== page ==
4K video on terrestrial TV? Not if the WRC shares frequencies to mobiles
Have your say with Ofcom now, before Freeview becomes Feeview
Breaking Fad For fans of terrestrial television, this is the best of times and this is the worst of times.
The DVB consortium has recently produced a draft specification for Ultra High Definition aka 4K, fitting the UHD video within the standard transport streams that are already used for SD and HD.
As evidenced by the BBC's current closed trial – which had been showing World Cup content and will carry some of the Commonwealth Games too – it’s clearly possible to broadcast UHD material, even over a relatively bandwidth-limited platform like Freeview.
The other end of the spectrum: Will we be retuning TVs again in 2021? WRC-15 could have a lot to answer for
But don't get carried away with dreams of better-than-eyeballs quality broadcasting direct to your existing aerial; there's a long way to go before we regularly, if ever, see UHD in the home, and Freeview also faces mortal peril.
On the first of those two points, it's important to remember that there aren't many sets out there which have HEVC decoders, and some of those are still pretty experimental. As I written before, there's still a mass of conflicting standards, regarding bit rates, colour depth have and more. Some of those are edging towards being sorted out, but until they all are, I'd certainly hold off on buying a 4K TV.
What of that mortal peril? A wild journalistic exaggeration? Perhaps not; with the digital switchover (DSO) only two years behind us, there's a possibility that Freeview, as we know it, could be little more than a flash in the pan – a brief flowering of technology that brought HD into 98.5 per cent of the homes in the country, slowly allowed to wither away into an insignificant rump of just a few public service channels.
Wrestling with the WRC
If you've been following the evolution of broadcasting and mobile lately, you'll know that there are some potential issues. For instance, we've already seen the creation of space at 800MHz for 4G services, which is adjacent to some of the channels used by Freeview, and necessitated the setting up of the At800 organisation to help people out if they suffered interference.
As mobile broadband is expected to grow tremendously, so too do the demands from phone companies for more spectrum to be allocated. It’s a foregone conclusion that the 700MHz band will fall to mobile use, inconveniencing some more Freeview viewers (and those of some similar services across Europe), together with PMSE licence holders.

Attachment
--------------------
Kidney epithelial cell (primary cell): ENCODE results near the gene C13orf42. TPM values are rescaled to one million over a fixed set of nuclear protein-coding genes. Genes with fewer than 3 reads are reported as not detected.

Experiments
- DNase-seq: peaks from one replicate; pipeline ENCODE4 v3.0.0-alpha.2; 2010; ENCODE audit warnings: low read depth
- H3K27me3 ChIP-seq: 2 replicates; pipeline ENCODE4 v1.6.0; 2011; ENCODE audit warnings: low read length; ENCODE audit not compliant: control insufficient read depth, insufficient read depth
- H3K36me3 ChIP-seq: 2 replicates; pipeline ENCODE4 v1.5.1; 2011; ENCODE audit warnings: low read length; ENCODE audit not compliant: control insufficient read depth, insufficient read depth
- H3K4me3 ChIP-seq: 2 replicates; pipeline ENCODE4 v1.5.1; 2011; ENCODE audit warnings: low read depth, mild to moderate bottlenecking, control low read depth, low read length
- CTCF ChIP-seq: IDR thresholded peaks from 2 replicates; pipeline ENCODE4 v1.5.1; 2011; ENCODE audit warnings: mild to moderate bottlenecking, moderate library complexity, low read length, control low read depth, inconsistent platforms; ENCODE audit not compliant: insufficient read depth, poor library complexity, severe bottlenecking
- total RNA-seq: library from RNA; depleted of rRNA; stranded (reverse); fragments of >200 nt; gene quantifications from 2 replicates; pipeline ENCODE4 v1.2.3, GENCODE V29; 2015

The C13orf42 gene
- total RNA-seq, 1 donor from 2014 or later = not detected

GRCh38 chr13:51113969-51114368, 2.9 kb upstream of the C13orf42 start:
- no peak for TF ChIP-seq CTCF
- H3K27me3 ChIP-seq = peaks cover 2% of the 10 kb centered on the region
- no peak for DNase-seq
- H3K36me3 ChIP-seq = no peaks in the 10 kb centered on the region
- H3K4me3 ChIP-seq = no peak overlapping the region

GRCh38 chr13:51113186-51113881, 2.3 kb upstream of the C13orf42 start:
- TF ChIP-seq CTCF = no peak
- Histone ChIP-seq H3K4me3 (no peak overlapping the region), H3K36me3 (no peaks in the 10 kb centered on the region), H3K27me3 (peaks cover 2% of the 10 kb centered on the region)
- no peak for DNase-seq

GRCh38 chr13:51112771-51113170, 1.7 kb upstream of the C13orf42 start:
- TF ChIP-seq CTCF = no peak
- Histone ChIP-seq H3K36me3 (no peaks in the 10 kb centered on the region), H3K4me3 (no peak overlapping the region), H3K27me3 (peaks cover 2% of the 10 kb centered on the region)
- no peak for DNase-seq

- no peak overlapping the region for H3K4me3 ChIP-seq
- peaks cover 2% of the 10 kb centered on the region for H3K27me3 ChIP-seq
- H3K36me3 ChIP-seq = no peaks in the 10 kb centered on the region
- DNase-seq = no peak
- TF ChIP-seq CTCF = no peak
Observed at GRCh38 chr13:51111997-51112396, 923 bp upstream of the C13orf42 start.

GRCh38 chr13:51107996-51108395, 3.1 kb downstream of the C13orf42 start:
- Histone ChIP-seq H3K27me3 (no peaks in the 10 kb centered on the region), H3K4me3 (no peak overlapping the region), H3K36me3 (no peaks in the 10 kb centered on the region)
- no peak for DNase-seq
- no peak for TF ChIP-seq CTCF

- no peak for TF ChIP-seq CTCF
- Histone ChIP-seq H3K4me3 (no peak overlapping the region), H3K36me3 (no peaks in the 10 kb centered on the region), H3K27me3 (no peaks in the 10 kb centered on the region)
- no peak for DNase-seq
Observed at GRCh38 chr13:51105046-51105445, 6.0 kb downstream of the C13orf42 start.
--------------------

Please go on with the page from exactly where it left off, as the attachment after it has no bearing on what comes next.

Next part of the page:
In the modern world, where everyone moves around, and companies want economies of scale, decisions on spectrum usage are agreed internationally. Even with that we still need, for example, pentaband radios in mobile phones to cover the whole world. If each country did its own thing, portable equipment would be much more complex, and there'd be no end of interference issues.
These decisions are taken at the World Radiocommunications Conference (WRC), and the next one is WRC-15 in November of next year. Decisions made at WRC are effectively binding, from the time they're made, although there’d be a transition phase.
Still, if things don't go the right way, the death knell could be sounded for Freeview as soon as sixteen months from now – or just three years and one month from the completion of DSO.
That sounds quite dramatic, but WRC-15 is crucial for terrestrial broadcasting, as one of the key decisions is whether or not to allow mobile phones access to the frequency range presently used for DTT, 470-694MHz (UHF channels 21-48; or band IV and about a third of band V). When the 700MHz band is cleared, the amount of spectrum available for DTT in the UK will have lost 21 of the original 48 channels. Some people are going to have to adjust aerials again, but at least there's still a Freeview service for now.
Agenda item 1.1 at the WRC will decide on the use of spectrum for mobile broadband. Already, other countries have made their position clear, with many opposing the allocation. The UK has not formally adopted a position, although Ofcom's consultation from last month does say that it currently expects to resist "co-primary mobile allocation".
Co-primary might sounds like a caring, sharing way of allocating the space, perhaps with lots of that clever "white space" radio that we hear so much about, but none of the people I've spoken to believes that's possible. The message is stark: it just isn’t feasible to run both DTT and mobile data services in the same band.
Sponsored: Transform Your IT Infrastructure